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Falcons trying to get it
49ers trying to get it back
Falcons Football Heal
Atlanta Falcons quarterback Matt Ryan (2) throws a pass during practice on Thursday, in Flowery Branch, Ga. The Falcons will host the San Francisco 49er's in the NFC Championship Sunday. - photo by Associated Press

San Francisco 49ers at Atlanta Falcons
3 p.m., FOX
NFC Championship

When the 49ers (12-4-1) have the ball:
    A year ago, the idea was to stop RB Frank Gore (21) and force the 49ers to throw. While Atlanta still will key on Gore in the running game with OLBs Sean Weatherspoon (56) and Stephen Nicholas (54), the Falcons are extremely aware of San Francisco's other running threat: QB Colin Kaepernick (7).
    The second-year pro comes off a record-setting postseason debut in which he ran for 181 yards and two touchdowns. By the way, he also threw for 263 yards and two more TDs.
    The Niners will be varied and aggressive with the ball, although they want Gore to get 20 or so carries behind a line led on the left side by All-Pro guard Mike Iupati (77) and tackle Joe Staley (74). If the blockers can control the trenches against DTs Jonathan Babineaux (95), Peria Jerry (94) and Corey Peters (91), it will free up Gore, rookie LaMichael James (23) and Kaepernick to take off.
    Atlanta wants to keep Kaepernick in a box so he can't break anything like the sensational 56-yard sprint to the end zone he made against Green Bay. DE John Abraham (55) is the main sacks threat, but he's nursing a sprained left ankle. If he isn't effective, the Falcons could be in trouble; they'll need DE Kroy Biermann (71), Babineaux and DT Vance Walker (99) to be sharp and disciplined in their rushes.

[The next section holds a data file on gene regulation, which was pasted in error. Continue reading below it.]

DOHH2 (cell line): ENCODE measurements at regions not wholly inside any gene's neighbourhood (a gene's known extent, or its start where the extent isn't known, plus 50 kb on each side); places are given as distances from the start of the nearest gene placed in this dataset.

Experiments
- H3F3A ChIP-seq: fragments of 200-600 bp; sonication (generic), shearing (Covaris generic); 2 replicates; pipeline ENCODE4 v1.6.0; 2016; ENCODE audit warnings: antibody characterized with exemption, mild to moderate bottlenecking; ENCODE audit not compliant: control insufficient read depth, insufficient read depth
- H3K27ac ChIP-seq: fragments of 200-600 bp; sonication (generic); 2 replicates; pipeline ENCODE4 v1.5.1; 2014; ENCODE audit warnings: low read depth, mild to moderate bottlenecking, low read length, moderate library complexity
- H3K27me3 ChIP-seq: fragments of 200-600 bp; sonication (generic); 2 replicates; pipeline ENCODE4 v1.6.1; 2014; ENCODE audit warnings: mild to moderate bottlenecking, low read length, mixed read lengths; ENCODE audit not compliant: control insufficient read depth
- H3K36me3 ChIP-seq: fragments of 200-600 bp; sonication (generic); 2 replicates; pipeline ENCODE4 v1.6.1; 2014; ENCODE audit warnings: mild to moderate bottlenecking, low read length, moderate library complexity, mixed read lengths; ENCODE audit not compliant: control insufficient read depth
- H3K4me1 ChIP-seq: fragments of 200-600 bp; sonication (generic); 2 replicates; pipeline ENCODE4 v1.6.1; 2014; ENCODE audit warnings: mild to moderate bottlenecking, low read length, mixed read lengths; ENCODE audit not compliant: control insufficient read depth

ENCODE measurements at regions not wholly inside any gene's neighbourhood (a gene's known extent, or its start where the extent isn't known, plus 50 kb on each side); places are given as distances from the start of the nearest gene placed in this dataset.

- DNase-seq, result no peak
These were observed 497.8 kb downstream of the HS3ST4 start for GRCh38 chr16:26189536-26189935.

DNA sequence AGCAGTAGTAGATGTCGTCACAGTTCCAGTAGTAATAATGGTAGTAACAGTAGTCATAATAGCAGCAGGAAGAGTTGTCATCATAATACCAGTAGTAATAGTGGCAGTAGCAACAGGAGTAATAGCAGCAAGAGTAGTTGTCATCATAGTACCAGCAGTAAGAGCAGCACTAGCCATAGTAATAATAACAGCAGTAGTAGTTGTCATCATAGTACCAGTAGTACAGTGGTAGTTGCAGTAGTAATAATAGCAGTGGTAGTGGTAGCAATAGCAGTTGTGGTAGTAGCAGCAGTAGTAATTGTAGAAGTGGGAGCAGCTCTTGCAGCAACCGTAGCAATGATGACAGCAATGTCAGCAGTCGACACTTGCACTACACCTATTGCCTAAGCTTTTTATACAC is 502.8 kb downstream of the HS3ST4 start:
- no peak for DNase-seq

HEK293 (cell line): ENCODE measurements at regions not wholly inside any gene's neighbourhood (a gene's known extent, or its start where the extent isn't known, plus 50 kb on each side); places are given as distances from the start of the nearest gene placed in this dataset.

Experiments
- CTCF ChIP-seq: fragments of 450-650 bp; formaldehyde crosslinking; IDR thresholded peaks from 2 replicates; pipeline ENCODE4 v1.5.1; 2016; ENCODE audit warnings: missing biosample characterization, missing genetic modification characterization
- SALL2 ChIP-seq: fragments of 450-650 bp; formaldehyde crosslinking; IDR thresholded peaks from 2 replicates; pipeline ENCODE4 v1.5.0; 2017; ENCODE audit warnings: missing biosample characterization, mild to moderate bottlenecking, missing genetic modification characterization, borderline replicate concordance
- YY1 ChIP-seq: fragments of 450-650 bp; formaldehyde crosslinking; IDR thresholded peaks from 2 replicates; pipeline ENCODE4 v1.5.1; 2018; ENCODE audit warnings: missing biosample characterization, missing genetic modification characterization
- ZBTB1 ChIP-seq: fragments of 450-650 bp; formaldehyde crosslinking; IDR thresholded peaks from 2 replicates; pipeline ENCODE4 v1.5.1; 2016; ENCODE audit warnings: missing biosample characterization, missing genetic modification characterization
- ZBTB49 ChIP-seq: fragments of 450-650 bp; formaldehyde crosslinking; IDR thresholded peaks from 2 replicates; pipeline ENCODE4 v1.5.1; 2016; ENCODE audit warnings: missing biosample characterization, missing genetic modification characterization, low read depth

Where the Falcons believe they match up well is with their aggressive secondary against WRs Michael Crabtree (15) and Randy Moss (84) and tight ends Vernon Davis (85) and Delanie Walker (46). Crabtree has blossomed into a star, but Atlanta's cornerbacks, Asante Samuel (22), Dunta Robinson (23) and Robert McClain (27), practice against the likes of Roddy White and Julio Jones, so they won't be awestruck. And safeties Thomas DeCoud (28), William Moore (25) and Chris Hope (24) face Tony Gonzalez, only a Hall of Fame quality tight end.
    DeCoud had six picks this season and veteran Samuel, who won two Super Bowls with the Patriots, had five.
    Atlanta must improve its tackling, especially against the running game, and not let Gore, Crabtree, Davis and, especially, Kaepernick get lots of yards after being hit.

When the Falcons (14-3) have the ball
    White (84) and Jones (11) are as dynamic a pair of receivers as any in the NFL. Throw in the wily Gonzalez in likely the final season of a record-setting run and the Falcons can make all the plays in the passing game.
    That is, if QB Matt Ryan (2) gets enough time to find them against the NFL's third-ranked defense. DE-LB Aldon Smith (99) had 19½ sacks and must get extra attention in protection.
    Ryan released the demons of past playoff failures against Seattle, particularly with that scintillating last-minute drive to victory. He's precise, leading the league in completion percentage, and gutsy.
    He can't allow himself to get rattled — something Ryan should be beyond now — by Aldon Smith, Justin Smith (94), who is playing with an injured triceps, and the best group of linebackers in football: All-Pros Patrick Willis (52) and NaVorro Bowman (53), Ahmad Brooks (55) and some solid backups.
    Ryan will try to go deep to Jones and White, and have Gonzalez patrol the middle along with WR Harry Douglas (83), who made a huge late catch against Seattle. That might be the best matchup of the entire NFC title game: Atlanta's pass catchers versus San Francisco's secondary and LBs.